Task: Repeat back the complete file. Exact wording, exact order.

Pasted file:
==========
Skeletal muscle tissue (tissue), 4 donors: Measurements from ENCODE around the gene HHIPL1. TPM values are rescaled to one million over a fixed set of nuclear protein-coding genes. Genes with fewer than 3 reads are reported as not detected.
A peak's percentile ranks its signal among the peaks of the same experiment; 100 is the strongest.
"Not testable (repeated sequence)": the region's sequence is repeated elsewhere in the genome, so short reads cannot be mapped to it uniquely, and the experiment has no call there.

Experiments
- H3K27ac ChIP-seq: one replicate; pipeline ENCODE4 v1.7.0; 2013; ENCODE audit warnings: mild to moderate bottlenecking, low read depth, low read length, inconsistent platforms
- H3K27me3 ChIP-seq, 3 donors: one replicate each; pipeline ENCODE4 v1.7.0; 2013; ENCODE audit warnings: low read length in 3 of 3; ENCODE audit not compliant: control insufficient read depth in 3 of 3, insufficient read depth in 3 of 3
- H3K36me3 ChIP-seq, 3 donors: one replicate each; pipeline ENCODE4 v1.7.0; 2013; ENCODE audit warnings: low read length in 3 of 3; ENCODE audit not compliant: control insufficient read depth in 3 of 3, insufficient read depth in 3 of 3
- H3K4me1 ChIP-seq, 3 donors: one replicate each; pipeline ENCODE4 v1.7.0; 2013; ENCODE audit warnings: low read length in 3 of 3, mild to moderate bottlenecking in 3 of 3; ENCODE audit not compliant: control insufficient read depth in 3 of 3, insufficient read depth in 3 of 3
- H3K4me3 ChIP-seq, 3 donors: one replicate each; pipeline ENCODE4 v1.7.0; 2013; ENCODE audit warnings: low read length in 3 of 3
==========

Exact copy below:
Skeletal muscle tissue (tissue), 4 donors: Measurements from ENCODE around the gene HHIPL1. TPM values are rescaled to one million over a fixed set of nuclear protein-coding genes. Genes with fewer than 3 reads are reported as not detected.
A peak's percentile ranks its signal among the peaks of the same experiment; 100 is the strongest.
"Not testable (repeated sequence)": the region's sequence is repeated elsewhere in the genome, so short reads cannot be mapped to it uniquely, and the experiment has no call there.

Experiments
- H3K27ac ChIP-seq: one replicate; pipeline ENCODE4 v1.7.0; 2013; ENCODE audit warnings: mild to moderate bottlenecking, low read depth, low read length, inconsistent platforms
- H3K27me3 ChIP-seq, 3 donors: one replicate each; pipeline ENCODE4 v1.7.0; 2013; ENCODE audit warnings: low read length in 3 of 3; ENCODE audit not compliant: control insufficient read depth in 3 of 3, insufficient read depth in 3 of 3
- H3K36me3 ChIP-seq, 3 donors: one replicate each; pipeline ENCODE4 v1.7.0; 2013; ENCODE audit warnings: low read length in 3 of 3; ENCODE audit not compliant: control insufficient read depth in 3 of 3, insufficient read depth in 3 of 3
- H3K4me1 ChIP-seq, 3 donors: one replicate each; pipeline ENCODE4 v1.7.0; 2013; ENCODE audit warnings: low read length in 3 of 3, mild to moderate bottlenecking in 3 of 3; ENCODE audit not compliant: control insufficient read depth in 3 of 3, insufficient read depth in 3 of 3
- H3K4me3 ChIP-seq, 3 donors: one replicate each; pipeline ENCODE4 v1.7.0; 2013; ENCODE audit warnings: low read length in 3 of 3